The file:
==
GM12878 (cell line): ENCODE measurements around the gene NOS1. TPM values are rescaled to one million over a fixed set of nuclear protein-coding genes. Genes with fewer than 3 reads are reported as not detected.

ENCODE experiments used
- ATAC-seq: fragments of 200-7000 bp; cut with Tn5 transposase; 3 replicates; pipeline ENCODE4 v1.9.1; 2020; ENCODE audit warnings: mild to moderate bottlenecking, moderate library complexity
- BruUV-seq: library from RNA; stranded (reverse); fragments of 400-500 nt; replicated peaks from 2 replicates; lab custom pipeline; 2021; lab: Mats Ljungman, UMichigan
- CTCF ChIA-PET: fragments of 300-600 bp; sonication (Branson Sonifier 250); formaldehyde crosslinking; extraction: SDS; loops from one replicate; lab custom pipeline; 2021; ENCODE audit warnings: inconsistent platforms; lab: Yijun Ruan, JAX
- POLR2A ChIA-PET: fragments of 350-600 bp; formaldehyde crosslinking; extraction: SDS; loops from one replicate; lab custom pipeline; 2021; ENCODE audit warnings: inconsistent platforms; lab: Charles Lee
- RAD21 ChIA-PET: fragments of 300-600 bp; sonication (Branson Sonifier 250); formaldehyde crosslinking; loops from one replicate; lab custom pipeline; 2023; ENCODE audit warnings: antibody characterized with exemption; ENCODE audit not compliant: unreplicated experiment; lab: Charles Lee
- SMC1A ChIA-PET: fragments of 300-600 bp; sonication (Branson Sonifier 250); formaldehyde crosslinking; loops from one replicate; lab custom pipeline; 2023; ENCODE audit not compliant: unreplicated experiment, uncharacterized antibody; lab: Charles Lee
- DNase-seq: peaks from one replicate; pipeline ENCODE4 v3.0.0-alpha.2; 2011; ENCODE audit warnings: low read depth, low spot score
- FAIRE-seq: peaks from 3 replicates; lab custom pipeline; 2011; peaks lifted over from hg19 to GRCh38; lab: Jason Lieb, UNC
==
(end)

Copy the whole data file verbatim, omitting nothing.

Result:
GM12878 (cell line): ENCODE measurements around the gene NOS1. TPM values are rescaled to one million over a fixed set of nuclear protein-coding genes. Genes with fewer than 3 reads are reported as not detected.

ENCODE experiments used
- ATAC-seq: fragments of 200-7000 bp; cut with Tn5 transposase; 3 replicates; pipeline ENCODE4 v1.9.1; 2020; ENCODE audit warnings: mild to moderate bottlenecking, moderate library complexity
- BruUV-seq: library from RNA; stranded (reverse); fragments of 400-500 nt; replicated peaks from 2 replicates; lab custom pipeline; 2021; lab: Mats Ljungman, UMichigan
- CTCF ChIA-PET: fragments of 300-600 bp; sonication (Branson Sonifier 250); formaldehyde crosslinking; extraction: SDS; loops from one replicate; lab custom pipeline; 2021; ENCODE audit warnings: inconsistent platforms; lab: Yijun Ruan, JAX
- POLR2A ChIA-PET: fragments of 350-600 bp; formaldehyde crosslinking; extraction: SDS; loops from one replicate; lab custom pipeline; 2021; ENCODE audit warnings: inconsistent platforms; lab: Charles Lee
- RAD21 ChIA-PET: fragments of 300-600 bp; sonication (Branson Sonifier 250); formaldehyde crosslinking; loops from one replicate; lab custom pipeline; 2023; ENCODE audit warnings: antibody characterized with exemption; ENCODE audit not compliant: unreplicated experiment; lab: Charles Lee
- SMC1A ChIA-PET: fragments of 300-600 bp; sonication (Branson Sonifier 250); formaldehyde crosslinking; loops from one replicate; lab custom pipeline; 2023; ENCODE audit not compliant: unreplicated experiment, uncharacterized antibody; lab: Charles Lee
- DNase-seq: peaks from one replicate; pipeline ENCODE4 v3.0.0-alpha.2; 2011; ENCODE audit warnings: low read depth, low spot score
- FAIRE-seq: peaks from 3 replicates; lab custom pipeline; 2011; peaks lifted over from hg19 to GRCh38; lab: Jason Lieb, UNC